Naturally, Balko catalogs innocent person after innocent person who spent decades locked away based solely on bite mark evidence.  Seriously.  And in a particularly egregious case that frames his story, the victim (that is the wrongly convicted) even had a separate expert questioning the state’s expert.  How does that possibly result in a conviction?

“I thought that was the very definition of reasonable doubt,” Richardson says. “The only physical evidence against me was Dr. Titunik’s testimony. But my own expert was just as qualified as he was and was saying the very opposite. And they were both using the same report. How could that not be reasonable doubt?”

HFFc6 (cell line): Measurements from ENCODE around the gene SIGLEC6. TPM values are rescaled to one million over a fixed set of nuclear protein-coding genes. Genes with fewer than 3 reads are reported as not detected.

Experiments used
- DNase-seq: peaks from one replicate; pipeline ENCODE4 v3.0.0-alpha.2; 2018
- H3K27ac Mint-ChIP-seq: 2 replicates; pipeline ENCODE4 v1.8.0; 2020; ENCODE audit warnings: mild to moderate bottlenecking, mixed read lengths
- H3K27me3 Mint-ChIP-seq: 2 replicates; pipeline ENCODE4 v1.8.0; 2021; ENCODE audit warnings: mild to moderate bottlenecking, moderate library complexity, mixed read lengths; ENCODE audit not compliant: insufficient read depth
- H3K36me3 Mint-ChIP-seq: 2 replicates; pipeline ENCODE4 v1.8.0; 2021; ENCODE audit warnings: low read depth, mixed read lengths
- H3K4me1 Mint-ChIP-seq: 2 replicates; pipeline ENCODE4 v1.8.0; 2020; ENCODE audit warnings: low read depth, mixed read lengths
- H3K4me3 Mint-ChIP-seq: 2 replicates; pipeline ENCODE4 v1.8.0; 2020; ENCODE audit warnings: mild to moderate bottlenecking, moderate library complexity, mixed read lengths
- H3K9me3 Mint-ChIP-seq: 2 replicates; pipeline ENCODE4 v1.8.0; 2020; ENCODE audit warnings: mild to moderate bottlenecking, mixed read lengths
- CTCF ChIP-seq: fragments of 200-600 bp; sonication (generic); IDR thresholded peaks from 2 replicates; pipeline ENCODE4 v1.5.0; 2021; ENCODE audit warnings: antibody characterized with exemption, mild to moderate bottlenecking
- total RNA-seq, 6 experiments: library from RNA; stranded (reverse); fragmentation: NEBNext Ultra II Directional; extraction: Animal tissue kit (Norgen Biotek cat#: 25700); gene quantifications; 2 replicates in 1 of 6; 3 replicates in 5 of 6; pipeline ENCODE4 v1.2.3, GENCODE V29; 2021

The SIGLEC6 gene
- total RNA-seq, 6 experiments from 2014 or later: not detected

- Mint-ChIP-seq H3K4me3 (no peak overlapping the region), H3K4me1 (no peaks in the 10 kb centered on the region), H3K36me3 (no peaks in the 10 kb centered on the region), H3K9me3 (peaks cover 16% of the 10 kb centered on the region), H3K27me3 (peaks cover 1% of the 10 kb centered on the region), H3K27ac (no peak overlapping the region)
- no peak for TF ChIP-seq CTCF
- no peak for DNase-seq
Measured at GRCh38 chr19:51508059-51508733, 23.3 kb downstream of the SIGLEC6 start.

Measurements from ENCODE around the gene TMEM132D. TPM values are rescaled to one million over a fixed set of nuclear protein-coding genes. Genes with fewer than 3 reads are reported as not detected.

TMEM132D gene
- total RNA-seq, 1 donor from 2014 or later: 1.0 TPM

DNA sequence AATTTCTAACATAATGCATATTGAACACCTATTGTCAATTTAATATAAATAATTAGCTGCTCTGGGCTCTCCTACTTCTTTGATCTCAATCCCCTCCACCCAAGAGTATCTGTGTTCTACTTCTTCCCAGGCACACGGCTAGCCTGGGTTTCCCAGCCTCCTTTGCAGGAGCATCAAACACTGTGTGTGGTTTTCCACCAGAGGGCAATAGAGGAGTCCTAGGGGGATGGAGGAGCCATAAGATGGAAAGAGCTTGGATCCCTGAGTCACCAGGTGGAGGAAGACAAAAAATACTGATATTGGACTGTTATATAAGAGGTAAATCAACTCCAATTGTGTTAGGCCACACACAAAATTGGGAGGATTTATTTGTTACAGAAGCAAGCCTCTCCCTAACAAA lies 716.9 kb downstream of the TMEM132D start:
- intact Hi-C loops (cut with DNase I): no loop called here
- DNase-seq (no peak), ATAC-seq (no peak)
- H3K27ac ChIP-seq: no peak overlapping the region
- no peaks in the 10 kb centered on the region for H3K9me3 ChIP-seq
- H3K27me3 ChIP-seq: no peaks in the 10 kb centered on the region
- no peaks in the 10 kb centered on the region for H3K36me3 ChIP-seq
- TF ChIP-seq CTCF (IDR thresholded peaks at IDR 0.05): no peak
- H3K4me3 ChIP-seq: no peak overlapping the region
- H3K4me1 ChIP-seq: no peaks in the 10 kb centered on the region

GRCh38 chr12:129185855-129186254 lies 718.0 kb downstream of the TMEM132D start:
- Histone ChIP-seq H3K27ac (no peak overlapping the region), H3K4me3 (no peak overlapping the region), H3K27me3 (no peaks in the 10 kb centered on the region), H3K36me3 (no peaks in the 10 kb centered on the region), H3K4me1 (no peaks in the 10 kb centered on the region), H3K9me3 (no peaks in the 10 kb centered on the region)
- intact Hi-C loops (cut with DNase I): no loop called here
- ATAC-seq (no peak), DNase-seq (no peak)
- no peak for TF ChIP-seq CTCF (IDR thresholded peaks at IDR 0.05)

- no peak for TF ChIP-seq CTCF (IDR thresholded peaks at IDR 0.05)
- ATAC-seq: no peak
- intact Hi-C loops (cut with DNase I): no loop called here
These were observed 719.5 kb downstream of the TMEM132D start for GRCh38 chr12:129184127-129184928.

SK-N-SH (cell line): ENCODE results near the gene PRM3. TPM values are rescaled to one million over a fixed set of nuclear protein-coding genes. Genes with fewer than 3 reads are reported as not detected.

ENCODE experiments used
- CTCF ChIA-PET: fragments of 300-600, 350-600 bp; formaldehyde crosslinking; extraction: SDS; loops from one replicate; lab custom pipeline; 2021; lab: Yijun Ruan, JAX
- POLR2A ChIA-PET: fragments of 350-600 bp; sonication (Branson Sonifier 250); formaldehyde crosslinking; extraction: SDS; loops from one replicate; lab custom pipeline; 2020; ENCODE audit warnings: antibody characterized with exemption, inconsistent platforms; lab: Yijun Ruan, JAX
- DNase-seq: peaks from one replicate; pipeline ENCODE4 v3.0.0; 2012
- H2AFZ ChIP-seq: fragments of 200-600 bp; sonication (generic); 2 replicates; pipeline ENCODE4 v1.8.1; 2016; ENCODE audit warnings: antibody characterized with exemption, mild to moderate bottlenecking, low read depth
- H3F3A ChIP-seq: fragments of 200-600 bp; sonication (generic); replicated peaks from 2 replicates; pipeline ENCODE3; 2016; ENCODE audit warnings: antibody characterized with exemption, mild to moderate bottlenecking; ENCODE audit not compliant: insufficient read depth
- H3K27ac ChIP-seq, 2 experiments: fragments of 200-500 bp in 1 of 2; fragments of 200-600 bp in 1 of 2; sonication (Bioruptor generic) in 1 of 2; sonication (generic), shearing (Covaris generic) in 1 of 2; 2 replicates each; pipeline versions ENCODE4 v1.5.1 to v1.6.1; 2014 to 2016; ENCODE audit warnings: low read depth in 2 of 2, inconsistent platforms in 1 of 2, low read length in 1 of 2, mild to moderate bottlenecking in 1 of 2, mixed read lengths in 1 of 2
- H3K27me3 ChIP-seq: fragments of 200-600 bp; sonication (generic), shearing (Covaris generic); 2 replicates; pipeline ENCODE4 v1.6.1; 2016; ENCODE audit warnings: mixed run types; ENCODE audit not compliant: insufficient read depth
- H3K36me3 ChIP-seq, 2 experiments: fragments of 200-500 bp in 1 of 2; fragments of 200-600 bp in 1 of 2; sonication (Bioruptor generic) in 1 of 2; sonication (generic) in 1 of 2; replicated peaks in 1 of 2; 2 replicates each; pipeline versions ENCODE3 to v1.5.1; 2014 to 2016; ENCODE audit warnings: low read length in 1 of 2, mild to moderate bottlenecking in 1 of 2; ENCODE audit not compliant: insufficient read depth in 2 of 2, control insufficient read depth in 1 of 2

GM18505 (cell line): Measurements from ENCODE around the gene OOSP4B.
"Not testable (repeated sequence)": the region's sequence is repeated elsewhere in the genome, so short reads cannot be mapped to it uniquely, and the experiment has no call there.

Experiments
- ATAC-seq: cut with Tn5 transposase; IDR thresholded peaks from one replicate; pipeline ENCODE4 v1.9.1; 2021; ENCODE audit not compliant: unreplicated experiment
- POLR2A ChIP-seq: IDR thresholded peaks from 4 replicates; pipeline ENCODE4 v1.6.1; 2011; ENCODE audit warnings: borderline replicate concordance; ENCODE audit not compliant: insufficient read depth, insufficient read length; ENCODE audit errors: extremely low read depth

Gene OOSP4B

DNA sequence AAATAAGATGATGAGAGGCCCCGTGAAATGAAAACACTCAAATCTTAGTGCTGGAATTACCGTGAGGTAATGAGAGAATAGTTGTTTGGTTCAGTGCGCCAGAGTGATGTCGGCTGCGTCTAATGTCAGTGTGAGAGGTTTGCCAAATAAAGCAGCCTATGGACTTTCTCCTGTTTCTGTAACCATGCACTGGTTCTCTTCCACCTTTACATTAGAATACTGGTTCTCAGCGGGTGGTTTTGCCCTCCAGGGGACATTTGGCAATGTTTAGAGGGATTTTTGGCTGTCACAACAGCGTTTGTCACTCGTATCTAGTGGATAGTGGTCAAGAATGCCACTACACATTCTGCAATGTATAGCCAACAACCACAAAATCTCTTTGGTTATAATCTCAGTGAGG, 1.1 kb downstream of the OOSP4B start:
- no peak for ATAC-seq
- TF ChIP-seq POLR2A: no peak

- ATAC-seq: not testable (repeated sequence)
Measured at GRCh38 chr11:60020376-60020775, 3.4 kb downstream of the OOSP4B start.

And here’s the oh-so-depressing concluision to part 1:

Meanwhile, every time someone has challenged the science of bite mark matching in court since 2009, the court has ruled the other way. In short, the scientific community has declared that bite mark matching isn’t reliable and has no scientific foundation for its underlying premises, and that until and unless further testing indicates otherwise, it shouldn’t be used in the courtroom. And so far, the criminal justice system has said it doesn’t care. [emphasis mine] If bite mark matching is a bellwether issue for meaningful forensics reform, the prospects for meaningful reform appear to be dim.

Ugh.  Part 2 traces the history of its use in the courtroom.  And, great historical irony, it actually started with the Salem Witch Trials.  How damn appropriate.  In modern times, it all went horribly wrong when a California appeals court decided that it sounds like science, and damnit, that’s enough: